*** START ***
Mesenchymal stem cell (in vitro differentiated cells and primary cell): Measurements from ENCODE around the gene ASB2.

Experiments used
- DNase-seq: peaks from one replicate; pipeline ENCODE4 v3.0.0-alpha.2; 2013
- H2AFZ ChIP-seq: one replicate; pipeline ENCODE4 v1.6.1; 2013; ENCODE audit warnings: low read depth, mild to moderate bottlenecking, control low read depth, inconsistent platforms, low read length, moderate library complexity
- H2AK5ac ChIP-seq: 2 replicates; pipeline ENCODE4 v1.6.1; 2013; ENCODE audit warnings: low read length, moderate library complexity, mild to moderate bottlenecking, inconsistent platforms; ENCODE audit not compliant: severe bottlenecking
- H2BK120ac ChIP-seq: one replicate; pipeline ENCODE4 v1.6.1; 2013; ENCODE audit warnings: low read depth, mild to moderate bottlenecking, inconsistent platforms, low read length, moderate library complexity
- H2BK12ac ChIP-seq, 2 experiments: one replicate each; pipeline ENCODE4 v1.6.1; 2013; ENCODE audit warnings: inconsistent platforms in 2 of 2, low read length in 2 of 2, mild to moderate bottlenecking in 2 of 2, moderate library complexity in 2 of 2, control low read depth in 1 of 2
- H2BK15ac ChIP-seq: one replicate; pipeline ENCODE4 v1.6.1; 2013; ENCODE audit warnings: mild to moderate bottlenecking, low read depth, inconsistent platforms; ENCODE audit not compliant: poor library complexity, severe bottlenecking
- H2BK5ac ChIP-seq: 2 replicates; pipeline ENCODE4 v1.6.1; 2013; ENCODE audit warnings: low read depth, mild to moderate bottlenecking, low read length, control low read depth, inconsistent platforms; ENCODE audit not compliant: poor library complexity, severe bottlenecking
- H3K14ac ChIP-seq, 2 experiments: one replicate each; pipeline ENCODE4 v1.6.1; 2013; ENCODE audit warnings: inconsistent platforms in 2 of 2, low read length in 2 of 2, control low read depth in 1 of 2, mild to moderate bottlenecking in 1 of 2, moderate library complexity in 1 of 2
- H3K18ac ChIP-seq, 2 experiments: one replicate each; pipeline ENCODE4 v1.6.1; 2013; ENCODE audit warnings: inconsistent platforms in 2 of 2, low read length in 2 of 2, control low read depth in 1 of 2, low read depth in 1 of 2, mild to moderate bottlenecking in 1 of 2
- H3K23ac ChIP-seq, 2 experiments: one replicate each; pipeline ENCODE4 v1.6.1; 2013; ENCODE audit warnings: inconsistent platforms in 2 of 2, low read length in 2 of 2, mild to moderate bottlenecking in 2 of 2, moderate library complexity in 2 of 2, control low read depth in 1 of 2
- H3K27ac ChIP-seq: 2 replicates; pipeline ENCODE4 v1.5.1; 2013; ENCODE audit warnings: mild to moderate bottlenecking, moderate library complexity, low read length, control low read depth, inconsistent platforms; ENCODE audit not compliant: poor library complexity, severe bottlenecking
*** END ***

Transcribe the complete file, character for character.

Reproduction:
Mesenchymal stem cell (in vitro differentiated cells and primary cell): Measurements from ENCODE around the gene ASB2.

Experiments used
- DNase-seq: peaks from one replicate; pipeline ENCODE4 v3.0.0-alpha.2; 2013
- H2AFZ ChIP-seq: one replicate; pipeline ENCODE4 v1.6.1; 2013; ENCODE audit warnings: low read depth, mild to moderate bottlenecking, control low read depth, inconsistent platforms, low read length, moderate library complexity
- H2AK5ac ChIP-seq: 2 replicates; pipeline ENCODE4 v1.6.1; 2013; ENCODE audit warnings: low read length, moderate library complexity, mild to moderate bottlenecking, inconsistent platforms; ENCODE audit not compliant: severe bottlenecking
- H2BK120ac ChIP-seq: one replicate; pipeline ENCODE4 v1.6.1; 2013; ENCODE audit warnings: low read depth, mild to moderate bottlenecking, inconsistent platforms, low read length, moderate library complexity
- H2BK12ac ChIP-seq, 2 experiments: one replicate each; pipeline ENCODE4 v1.6.1; 2013; ENCODE audit warnings: inconsistent platforms in 2 of 2, low read length in 2 of 2, mild to moderate bottlenecking in 2 of 2, moderate library complexity in 2 of 2, control low read depth in 1 of 2
- H2BK15ac ChIP-seq: one replicate; pipeline ENCODE4 v1.6.1; 2013; ENCODE audit warnings: mild to moderate bottlenecking, low read depth, inconsistent platforms; ENCODE audit not compliant: poor library complexity, severe bottlenecking
- H2BK5ac ChIP-seq: 2 replicates; pipeline ENCODE4 v1.6.1; 2013; ENCODE audit warnings: low read depth, mild to moderate bottlenecking, low read length, control low read depth, inconsistent platforms; ENCODE audit not compliant: poor library complexity, severe bottlenecking
- H3K14ac ChIP-seq, 2 experiments: one replicate each; pipeline ENCODE4 v1.6.1; 2013; ENCODE audit warnings: inconsistent platforms in 2 of 2, low read length in 2 of 2, control low read depth in 1 of 2, mild to moderate bottlenecking in 1 of 2, moderate library complexity in 1 of 2
- H3K18ac ChIP-seq, 2 experiments: one replicate each; pipeline ENCODE4 v1.6.1; 2013; ENCODE audit warnings: inconsistent platforms in 2 of 2, low read length in 2 of 2, control low read depth in 1 of 2, low read depth in 1 of 2, mild to moderate bottlenecking in 1 of 2
- H3K23ac ChIP-seq, 2 experiments: one replicate each; pipeline ENCODE4 v1.6.1; 2013; ENCODE audit warnings: inconsistent platforms in 2 of 2, low read length in 2 of 2, mild to moderate bottlenecking in 2 of 2, moderate library complexity in 2 of 2, control low read depth in 1 of 2
- H3K27ac ChIP-seq: 2 replicates; pipeline ENCODE4 v1.5.1; 2013; ENCODE audit warnings: mild to moderate bottlenecking, moderate library complexity, low read length, control low read depth, inconsistent platforms; ENCODE audit not compliant: poor library complexity, severe bottlenecking